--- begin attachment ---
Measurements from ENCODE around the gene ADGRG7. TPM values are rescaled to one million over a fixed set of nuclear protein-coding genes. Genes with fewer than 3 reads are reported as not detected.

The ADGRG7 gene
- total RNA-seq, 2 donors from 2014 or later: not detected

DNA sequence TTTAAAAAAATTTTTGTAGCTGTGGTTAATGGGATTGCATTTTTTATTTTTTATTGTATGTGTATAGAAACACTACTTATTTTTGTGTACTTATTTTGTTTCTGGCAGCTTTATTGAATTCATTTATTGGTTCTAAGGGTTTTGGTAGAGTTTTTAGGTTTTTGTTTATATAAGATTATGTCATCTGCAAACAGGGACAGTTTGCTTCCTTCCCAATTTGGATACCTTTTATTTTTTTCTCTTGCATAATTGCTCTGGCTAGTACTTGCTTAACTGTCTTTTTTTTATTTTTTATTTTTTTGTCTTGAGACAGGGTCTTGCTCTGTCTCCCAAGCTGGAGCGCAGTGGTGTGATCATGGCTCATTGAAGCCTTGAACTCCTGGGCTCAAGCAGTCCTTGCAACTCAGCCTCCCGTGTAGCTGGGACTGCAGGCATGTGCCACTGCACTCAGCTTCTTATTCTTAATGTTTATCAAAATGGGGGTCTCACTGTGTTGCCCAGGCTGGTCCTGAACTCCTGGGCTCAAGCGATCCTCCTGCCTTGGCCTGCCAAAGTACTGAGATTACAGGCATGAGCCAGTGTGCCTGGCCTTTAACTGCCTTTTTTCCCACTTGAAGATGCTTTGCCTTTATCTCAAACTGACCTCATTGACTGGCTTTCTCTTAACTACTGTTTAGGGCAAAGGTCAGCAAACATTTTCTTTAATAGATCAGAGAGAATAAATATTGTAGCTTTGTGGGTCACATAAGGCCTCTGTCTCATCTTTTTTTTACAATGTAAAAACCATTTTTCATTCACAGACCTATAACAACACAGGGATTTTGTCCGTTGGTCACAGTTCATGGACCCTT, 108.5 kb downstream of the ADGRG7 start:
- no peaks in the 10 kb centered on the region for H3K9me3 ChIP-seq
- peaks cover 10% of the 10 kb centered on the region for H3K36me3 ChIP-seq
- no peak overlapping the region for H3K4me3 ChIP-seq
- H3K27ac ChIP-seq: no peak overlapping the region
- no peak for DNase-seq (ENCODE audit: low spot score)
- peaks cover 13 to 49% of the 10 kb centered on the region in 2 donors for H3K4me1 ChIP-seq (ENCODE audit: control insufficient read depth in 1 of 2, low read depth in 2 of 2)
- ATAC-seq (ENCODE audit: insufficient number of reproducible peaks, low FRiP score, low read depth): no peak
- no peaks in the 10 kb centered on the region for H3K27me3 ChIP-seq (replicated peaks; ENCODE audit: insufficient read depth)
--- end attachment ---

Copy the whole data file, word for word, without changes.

Measurements from ENCODE around the gene ADGRG7. TPM values are rescaled to one million over a fixed set of nuclear protein-coding genes. Genes with fewer than 3 reads are reported as not detected.

The ADGRG7 gene
- total RNA-seq, 2 donors from 2014 or later: not detected

DNA sequence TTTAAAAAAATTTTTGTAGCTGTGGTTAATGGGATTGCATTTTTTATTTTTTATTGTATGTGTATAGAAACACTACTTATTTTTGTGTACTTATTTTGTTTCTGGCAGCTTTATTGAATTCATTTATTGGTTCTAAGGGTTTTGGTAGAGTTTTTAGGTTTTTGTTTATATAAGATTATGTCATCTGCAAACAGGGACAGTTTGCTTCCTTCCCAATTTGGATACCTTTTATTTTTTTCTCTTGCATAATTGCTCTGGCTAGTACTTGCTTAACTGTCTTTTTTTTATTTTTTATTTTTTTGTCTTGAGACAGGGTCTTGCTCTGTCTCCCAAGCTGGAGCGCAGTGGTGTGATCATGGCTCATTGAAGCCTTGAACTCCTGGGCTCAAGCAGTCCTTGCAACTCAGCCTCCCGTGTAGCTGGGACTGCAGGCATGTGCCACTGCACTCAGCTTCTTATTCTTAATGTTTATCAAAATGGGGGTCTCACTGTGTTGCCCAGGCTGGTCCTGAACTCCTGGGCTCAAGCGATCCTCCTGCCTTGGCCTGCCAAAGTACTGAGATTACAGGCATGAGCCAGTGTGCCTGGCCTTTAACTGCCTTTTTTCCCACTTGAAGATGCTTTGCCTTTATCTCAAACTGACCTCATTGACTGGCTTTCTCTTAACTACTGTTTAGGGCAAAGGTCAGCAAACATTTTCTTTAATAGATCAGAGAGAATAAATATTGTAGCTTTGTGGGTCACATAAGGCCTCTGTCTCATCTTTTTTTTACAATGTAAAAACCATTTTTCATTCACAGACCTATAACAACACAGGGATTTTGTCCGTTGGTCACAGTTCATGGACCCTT, 108.5 kb downstream of the ADGRG7 start:
- no peaks in the 10 kb centered on the region for H3K9me3 ChIP-seq
- peaks cover 10% of the 10 kb centered on the region for H3K36me3 ChIP-seq
- no peak overlapping the region for H3K4me3 ChIP-seq
- H3K27ac ChIP-seq: no peak overlapping the region
- no peak for DNase-seq (ENCODE audit: low spot score)
- peaks cover 13 to 49% of the 10 kb centered on the region in 2 donors for H3K4me1 ChIP-seq (ENCODE audit: control insufficient read depth in 1 of 2, low read depth in 2 of 2)
- ATAC-seq (ENCODE audit: insufficient number of reproducible peaks, low FRiP score, low read depth): no peak
- no peaks in the 10 kb centered on the region for H3K27me3 ChIP-seq (replicated peaks; ENCODE audit: insufficient read depth)